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Gastroenterology Research and Practice
Volume 2013 (2013), Article ID 671576, 7 pages
http://dx.doi.org/10.1155/2013/671576
Clinical Study

Magnifying Endoscopic Findings Can Predict Clinical Outcome during Long-Term Follow-Up of More Than 12 Months in Patients with Ulcerative Colitis

1Department of Gastroenterology and Hepatology, Nagasaki University Hospital, 1-7-1 Sakamoto, Nagasaki 852-8102, Japan
2Department of Pathology, Nagasaki University Hospital, Nagasaki 852-8102, Japan

Received 14 April 2013; Revised 4 September 2013; Accepted 4 September 2013

Academic Editor: Paolo Gionchetti

Copyright © 2013 Hajime Isomoto et al. This is an open access article distributed under the Creative Commons Attribution License, which permits unrestricted use, distribution, and reproduction in any medium, provided the original work is properly cited.

Abstract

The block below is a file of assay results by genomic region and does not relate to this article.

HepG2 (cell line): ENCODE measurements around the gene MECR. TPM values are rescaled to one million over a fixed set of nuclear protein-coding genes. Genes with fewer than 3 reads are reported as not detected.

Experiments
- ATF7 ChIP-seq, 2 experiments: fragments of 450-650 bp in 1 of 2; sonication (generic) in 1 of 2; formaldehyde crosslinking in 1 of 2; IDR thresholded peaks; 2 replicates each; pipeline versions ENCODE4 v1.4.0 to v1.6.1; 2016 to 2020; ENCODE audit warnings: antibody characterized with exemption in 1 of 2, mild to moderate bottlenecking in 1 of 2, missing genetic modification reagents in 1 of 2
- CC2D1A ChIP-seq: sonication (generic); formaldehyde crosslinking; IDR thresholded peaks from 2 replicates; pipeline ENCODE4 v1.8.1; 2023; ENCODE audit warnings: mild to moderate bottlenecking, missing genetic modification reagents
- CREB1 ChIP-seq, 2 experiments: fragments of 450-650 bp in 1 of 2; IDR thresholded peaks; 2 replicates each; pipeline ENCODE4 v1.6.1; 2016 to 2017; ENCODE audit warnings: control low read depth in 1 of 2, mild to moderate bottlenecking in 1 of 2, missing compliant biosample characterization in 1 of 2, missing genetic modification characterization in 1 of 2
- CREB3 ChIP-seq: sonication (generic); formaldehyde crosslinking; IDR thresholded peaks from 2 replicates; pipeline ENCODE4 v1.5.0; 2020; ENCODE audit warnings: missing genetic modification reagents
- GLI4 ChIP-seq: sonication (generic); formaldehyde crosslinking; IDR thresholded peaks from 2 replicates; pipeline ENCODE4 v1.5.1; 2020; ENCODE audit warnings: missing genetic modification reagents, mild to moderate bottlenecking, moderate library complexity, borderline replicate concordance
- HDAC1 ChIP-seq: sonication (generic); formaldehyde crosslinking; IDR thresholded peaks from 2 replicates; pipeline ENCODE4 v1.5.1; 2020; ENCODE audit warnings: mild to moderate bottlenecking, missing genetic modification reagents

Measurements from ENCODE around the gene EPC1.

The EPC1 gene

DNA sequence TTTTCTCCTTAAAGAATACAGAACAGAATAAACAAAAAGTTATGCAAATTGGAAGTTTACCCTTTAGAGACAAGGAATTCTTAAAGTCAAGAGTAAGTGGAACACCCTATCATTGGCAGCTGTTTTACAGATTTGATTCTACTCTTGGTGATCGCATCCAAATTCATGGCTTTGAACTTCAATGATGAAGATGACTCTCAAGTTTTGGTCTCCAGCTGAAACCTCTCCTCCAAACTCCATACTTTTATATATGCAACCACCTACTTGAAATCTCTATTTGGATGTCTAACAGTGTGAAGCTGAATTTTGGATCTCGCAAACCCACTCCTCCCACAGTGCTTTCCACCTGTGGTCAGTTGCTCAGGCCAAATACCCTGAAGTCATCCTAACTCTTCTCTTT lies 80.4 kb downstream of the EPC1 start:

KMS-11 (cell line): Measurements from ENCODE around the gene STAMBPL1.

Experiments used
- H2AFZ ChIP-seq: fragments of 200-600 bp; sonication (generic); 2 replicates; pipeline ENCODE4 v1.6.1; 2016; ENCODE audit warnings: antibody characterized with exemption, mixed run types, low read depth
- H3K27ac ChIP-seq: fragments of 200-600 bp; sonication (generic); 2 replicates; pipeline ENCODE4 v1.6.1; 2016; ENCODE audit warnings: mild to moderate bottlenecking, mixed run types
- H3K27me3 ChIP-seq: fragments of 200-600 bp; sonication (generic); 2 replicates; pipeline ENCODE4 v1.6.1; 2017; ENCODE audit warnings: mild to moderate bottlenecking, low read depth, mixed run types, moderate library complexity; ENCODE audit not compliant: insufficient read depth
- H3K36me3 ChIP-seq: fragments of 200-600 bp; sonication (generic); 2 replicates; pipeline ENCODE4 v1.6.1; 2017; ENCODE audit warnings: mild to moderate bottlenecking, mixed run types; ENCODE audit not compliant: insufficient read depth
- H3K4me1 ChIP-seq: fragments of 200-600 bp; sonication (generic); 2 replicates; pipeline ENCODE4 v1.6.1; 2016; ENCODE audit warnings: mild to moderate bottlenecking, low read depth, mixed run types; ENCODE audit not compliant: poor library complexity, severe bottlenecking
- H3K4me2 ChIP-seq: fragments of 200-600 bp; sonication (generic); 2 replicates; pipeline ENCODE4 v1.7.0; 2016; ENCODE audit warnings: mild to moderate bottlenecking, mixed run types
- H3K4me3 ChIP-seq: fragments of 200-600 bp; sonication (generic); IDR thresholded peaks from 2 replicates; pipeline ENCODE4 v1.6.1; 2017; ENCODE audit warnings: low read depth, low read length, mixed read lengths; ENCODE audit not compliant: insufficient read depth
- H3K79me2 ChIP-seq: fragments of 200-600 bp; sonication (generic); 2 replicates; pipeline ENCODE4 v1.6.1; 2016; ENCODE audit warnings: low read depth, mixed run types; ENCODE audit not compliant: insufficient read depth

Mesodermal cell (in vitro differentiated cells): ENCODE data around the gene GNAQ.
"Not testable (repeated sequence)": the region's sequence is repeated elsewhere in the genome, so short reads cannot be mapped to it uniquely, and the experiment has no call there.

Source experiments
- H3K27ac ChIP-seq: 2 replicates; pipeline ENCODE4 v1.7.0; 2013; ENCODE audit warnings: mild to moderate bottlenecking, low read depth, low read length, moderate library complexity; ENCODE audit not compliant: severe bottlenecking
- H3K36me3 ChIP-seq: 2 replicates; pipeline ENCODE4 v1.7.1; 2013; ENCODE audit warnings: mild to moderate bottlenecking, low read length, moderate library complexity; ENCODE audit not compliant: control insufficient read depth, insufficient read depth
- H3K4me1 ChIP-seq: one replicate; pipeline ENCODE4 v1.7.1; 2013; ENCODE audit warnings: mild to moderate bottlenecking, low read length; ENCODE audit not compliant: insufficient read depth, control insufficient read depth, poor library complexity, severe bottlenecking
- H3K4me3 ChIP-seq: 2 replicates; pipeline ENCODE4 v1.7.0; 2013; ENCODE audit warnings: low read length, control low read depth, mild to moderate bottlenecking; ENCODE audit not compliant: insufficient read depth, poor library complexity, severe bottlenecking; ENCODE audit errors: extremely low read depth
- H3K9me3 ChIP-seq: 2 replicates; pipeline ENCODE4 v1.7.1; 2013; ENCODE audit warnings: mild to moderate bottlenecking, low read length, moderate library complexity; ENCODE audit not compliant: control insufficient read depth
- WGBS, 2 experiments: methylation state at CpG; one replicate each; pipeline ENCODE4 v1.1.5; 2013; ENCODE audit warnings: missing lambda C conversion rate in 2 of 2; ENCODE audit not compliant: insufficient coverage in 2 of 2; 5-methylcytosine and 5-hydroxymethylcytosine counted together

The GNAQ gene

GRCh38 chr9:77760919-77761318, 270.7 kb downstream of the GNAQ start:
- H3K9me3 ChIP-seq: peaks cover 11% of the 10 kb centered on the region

Background and Aims. To explore the association of magnifying endoscopic (ME) findings with histopathology and relapse in ulcerative colitis (UC). Methods. Forty-six patients with UC underwent ME with narrow band imaging (NBI) and crystal violet staining and were followed for more than 12 months. ME findings with vital staining were classified into ME-A, regular arrangement of round to oval pits; ME-B, irregular arrangement with/without enlarged spaces between even pits; ME-C, irregular pits in size and shape with more irregular arrangement of pits; and ME-D, disrupted or disappeared pits. NBI-guided ME features of microvascular pattern (MVP) were divided into the MVP-regular and MVP-irregular type. Results. There were 5, 24, 10, and 7 cases of ME-A, ME-B, ME-C, and ME-D grade, respectively, while there were 21 and 25 of MVP-regular and MVP-irregular type, respectively. ME classifications were significantly associated with Matts endoscopic grade. ME classifications and MVP types were significantly associated with each pathognomonic microscopic feature of severe mucosal inflammation, crypt abscess, and goblet cell depletion. There were significant differences in the percentages of remission among ME classifications and between MVP types. Conclusion. ME findings can be predictive of relapse in UC and reliable for in vivo histopathological assessment.